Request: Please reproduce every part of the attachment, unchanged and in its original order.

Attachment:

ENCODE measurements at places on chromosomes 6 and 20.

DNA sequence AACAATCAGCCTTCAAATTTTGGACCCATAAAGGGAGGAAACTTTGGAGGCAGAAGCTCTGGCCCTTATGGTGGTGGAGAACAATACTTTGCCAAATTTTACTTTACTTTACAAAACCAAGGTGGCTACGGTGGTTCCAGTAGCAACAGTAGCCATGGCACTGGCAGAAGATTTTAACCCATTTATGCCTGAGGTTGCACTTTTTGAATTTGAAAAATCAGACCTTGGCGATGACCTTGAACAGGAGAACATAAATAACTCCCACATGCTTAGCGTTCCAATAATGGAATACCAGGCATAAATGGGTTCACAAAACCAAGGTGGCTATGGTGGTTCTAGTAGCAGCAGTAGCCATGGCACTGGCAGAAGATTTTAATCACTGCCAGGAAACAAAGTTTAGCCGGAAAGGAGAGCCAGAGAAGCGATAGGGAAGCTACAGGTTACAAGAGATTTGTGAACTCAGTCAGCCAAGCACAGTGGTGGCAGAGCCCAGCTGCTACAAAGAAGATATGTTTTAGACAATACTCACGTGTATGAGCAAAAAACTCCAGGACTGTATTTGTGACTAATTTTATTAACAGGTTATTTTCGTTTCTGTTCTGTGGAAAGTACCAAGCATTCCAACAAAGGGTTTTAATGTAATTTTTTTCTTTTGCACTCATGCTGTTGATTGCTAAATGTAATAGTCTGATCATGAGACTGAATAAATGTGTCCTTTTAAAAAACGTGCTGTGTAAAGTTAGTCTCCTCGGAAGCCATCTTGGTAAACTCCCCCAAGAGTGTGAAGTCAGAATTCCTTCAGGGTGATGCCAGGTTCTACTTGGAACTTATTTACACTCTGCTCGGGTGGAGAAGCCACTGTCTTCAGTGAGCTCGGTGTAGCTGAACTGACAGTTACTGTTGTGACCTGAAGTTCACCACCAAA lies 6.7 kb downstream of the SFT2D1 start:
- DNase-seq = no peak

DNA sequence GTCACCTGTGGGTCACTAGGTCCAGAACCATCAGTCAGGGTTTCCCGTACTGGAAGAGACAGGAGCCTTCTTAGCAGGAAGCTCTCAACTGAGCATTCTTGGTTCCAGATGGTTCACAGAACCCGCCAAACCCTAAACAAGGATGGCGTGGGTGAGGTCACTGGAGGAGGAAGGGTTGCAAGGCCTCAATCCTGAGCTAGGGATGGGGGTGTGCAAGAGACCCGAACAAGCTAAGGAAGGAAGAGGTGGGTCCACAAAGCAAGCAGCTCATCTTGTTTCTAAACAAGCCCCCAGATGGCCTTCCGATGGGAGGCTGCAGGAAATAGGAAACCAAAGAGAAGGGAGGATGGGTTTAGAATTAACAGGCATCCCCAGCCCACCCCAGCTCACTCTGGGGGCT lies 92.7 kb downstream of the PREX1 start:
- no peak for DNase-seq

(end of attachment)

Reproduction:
ENCODE measurements at places on chromosomes 6 and 20.

DNA sequence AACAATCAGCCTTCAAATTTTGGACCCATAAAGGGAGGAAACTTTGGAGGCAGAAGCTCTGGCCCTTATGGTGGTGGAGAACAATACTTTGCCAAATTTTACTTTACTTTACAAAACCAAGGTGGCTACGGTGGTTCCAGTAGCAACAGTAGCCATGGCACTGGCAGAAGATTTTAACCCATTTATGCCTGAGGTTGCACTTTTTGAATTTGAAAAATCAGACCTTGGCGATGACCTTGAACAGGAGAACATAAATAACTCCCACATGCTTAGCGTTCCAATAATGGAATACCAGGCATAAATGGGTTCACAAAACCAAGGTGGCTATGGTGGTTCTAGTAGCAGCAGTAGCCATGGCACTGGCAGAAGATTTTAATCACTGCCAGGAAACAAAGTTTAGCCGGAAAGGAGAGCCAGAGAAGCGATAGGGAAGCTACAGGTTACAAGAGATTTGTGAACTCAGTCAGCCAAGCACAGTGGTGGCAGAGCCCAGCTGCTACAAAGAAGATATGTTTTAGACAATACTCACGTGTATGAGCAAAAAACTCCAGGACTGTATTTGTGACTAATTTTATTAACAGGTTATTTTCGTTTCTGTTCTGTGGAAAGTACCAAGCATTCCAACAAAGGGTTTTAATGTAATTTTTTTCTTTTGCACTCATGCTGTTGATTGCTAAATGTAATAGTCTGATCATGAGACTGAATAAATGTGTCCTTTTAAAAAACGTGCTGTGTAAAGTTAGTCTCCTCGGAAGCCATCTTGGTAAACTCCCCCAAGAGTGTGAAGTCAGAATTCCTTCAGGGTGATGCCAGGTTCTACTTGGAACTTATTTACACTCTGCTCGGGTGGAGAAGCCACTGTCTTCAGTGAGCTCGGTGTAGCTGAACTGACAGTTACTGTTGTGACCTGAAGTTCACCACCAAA lies 6.7 kb downstream of the SFT2D1 start:
- DNase-seq = no peak

DNA sequence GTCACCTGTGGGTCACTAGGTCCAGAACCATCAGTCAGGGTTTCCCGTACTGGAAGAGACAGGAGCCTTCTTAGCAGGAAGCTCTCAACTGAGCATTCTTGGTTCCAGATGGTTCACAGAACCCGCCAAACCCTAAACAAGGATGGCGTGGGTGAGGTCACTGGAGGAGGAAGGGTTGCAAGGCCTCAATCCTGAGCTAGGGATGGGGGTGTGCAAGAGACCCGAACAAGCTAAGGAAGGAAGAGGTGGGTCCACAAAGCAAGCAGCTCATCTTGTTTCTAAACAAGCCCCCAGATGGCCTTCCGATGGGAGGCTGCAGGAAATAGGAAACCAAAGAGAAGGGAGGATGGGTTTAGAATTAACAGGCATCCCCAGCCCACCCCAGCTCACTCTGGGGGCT lies 92.7 kb downstream of the PREX1 start:
- no peak for DNase-seq